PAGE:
.
Applied Mathematics and Computation
155
,
283
293
.
Junior
A.
Paganini
W.
(
2009
).
Aspectos conceituais da regulação dos serviços de água e esgoto no Brasil
.
Engenharia Sanitária Ambiental
14
,
79
88
.
Mancebon
M. J.
Muniz
M. A.
(
2008
).
Private versus public high schools in Spain: disentangling managerial and programme efficiencies
.
Journal of the Operational Research Society
59
,
892
901
.
Marin
P.
(
2009
).
Public-Private Partnerships for Urban Water Utilities: A Review of Experiences in Developing Countries
.
World Bank Publications
,
World Bank, Washington, DC, USA, number 2703
.
Motta
R. S.
Moreira
A.
(
2006
).
Efficiency and regulation in the sanitation sector in Brazil
.
Utilities Policy
14
,
185
195
.
Sabbioni
G.
(
2008
).
Efficiency in the Brazilian sanitation sector
.
Utilities Policy
16
,
11
20
.
Saiani
C. C. S.
Menezes
R. T.
Júnior
R. T.
(
2009
).
Desestatização do Abastecimento de Água no Brasil: Efeitos sobre o Acesso e a Desigualdade de Acesso. Anais do 37° Encontro Nacional de Economia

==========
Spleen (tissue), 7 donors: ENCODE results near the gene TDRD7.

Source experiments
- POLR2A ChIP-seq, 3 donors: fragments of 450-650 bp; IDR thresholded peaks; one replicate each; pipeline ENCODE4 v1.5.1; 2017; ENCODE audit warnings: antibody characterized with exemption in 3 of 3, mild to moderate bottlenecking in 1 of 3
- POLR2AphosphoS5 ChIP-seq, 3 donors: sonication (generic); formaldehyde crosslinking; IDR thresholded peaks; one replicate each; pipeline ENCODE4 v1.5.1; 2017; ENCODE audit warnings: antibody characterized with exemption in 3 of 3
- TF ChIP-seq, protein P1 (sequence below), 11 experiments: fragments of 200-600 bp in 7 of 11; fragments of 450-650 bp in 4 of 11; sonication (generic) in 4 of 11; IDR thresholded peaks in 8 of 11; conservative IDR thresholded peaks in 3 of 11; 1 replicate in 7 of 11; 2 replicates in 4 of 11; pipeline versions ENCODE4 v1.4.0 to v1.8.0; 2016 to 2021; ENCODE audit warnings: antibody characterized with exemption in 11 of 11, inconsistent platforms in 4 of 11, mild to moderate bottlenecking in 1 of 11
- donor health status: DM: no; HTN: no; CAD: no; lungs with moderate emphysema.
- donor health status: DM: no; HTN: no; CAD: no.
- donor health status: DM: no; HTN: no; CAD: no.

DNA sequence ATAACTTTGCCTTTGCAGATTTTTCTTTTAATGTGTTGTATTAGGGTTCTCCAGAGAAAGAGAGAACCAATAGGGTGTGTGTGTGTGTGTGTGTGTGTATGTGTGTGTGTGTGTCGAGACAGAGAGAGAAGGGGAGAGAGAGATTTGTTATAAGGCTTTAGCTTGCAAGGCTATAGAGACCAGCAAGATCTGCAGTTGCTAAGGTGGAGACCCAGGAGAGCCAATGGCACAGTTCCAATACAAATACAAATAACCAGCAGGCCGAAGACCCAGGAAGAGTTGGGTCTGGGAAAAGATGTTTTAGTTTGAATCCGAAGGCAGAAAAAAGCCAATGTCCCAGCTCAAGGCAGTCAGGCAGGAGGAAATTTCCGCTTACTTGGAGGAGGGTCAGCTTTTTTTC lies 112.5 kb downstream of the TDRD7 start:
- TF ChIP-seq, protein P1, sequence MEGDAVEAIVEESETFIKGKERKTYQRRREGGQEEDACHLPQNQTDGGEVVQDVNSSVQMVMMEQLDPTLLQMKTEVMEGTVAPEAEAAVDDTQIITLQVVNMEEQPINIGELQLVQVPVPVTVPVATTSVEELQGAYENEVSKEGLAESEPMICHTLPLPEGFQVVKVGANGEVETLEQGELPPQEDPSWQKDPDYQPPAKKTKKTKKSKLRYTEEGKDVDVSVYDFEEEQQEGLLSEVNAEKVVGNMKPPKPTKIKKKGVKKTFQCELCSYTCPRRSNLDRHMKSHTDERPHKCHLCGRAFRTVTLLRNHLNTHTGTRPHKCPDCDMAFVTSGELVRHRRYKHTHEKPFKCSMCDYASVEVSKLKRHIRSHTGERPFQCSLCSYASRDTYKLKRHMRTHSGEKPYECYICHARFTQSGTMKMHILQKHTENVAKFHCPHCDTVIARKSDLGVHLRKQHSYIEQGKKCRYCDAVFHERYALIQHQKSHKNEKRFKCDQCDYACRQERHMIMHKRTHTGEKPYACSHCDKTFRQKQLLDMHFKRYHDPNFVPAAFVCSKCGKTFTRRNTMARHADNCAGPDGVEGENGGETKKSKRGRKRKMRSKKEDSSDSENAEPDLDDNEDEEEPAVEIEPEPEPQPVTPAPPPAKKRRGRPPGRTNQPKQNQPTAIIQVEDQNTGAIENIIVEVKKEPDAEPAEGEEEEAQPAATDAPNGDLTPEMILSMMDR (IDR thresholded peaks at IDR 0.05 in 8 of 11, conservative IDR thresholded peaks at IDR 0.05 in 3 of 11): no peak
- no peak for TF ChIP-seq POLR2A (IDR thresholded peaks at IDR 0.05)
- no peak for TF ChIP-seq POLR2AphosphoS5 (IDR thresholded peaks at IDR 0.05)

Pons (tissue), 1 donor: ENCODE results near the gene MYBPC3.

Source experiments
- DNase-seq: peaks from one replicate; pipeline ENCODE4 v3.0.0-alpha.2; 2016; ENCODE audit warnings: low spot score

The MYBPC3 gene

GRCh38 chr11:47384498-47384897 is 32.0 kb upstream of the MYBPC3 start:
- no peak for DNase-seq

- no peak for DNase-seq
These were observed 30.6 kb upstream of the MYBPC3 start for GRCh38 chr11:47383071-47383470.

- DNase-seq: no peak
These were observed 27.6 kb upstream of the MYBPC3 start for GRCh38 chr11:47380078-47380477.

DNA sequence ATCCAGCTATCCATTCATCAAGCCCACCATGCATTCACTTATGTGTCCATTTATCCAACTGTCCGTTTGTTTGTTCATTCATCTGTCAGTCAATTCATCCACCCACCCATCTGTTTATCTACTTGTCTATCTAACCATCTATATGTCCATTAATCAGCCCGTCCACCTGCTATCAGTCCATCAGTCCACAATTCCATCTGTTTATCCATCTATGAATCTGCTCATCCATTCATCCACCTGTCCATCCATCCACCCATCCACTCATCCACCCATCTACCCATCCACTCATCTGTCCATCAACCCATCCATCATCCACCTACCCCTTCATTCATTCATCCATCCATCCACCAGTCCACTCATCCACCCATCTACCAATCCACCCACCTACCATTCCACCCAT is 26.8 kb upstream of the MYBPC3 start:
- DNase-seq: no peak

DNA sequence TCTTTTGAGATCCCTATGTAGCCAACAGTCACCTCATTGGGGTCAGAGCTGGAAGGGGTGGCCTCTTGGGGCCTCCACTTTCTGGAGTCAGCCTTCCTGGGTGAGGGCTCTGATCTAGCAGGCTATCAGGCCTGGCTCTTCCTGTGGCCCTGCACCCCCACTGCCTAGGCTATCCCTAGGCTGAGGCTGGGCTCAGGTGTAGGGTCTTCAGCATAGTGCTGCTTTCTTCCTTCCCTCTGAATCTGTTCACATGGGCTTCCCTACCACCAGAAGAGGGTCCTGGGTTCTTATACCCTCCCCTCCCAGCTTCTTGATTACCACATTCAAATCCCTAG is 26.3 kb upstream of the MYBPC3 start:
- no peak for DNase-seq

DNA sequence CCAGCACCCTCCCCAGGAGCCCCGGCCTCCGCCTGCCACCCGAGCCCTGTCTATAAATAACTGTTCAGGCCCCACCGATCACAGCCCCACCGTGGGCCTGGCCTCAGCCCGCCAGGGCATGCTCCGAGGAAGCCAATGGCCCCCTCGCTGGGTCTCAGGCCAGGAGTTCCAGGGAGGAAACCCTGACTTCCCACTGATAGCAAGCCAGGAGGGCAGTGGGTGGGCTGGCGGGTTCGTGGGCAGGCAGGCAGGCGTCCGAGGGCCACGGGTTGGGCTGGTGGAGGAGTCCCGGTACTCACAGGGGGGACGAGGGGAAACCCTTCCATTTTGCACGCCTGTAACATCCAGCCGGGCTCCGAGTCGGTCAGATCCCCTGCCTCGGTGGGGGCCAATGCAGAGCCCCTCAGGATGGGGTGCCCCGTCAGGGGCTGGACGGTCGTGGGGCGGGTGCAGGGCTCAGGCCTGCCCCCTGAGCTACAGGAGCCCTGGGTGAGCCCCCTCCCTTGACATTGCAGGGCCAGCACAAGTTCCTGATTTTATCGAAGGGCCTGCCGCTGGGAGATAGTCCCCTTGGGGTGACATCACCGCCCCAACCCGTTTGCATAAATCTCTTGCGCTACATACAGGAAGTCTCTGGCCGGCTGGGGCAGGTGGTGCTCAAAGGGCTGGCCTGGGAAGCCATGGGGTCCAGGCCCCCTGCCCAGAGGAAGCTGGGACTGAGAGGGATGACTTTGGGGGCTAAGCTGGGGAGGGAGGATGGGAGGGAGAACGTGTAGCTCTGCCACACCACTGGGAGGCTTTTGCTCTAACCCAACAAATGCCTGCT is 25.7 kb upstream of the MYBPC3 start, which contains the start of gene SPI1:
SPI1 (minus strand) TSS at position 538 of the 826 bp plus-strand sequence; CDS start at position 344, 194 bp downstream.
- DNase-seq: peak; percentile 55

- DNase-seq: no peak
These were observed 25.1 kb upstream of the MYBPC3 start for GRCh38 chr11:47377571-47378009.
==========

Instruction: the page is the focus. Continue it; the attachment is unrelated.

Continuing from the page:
.
Salles
M. J.
(
2009
).
Política nacional de saneamento: percorrendo caminhos em busca da universalização. Tese de Doutorado em Ciências, Escola Nacional de Saúde Pública Sérgio Arouca, Fundação Oswaldo Cruz
.
Sistema Nacional de Informações sobre Saneamento (SNIS)
(
2014
).
Diagnóstico dos Serviços de Água e Esgoto–2012
,
Ministério das Cidades, Secretaria Nacional de Saneamento Ambiental
,
Brasília
.
Souza
G. S.
Faria
R. C.
Moreira
T. B. S.
(
2008
).
Efficiency of Brazilian public and private water utilities
.
Estudos Econômicos (São Paulo)
38
,
905
917
.
UN-Water
(
2013
).
Water Security & the Global Water Agenda: A UN-Water Analytical Brief
.
United Nations University (UNU), Institute for Water, Environment & Health (UNU-INWEH)
,
Hamilton, Canada
.
Yepes
G.
(
1990
).
Management and operational practices of municipal and regional water and sewerage companies in Latin America and the Caribbean
.
Banco Mundial
,
Washington, DC, USA
.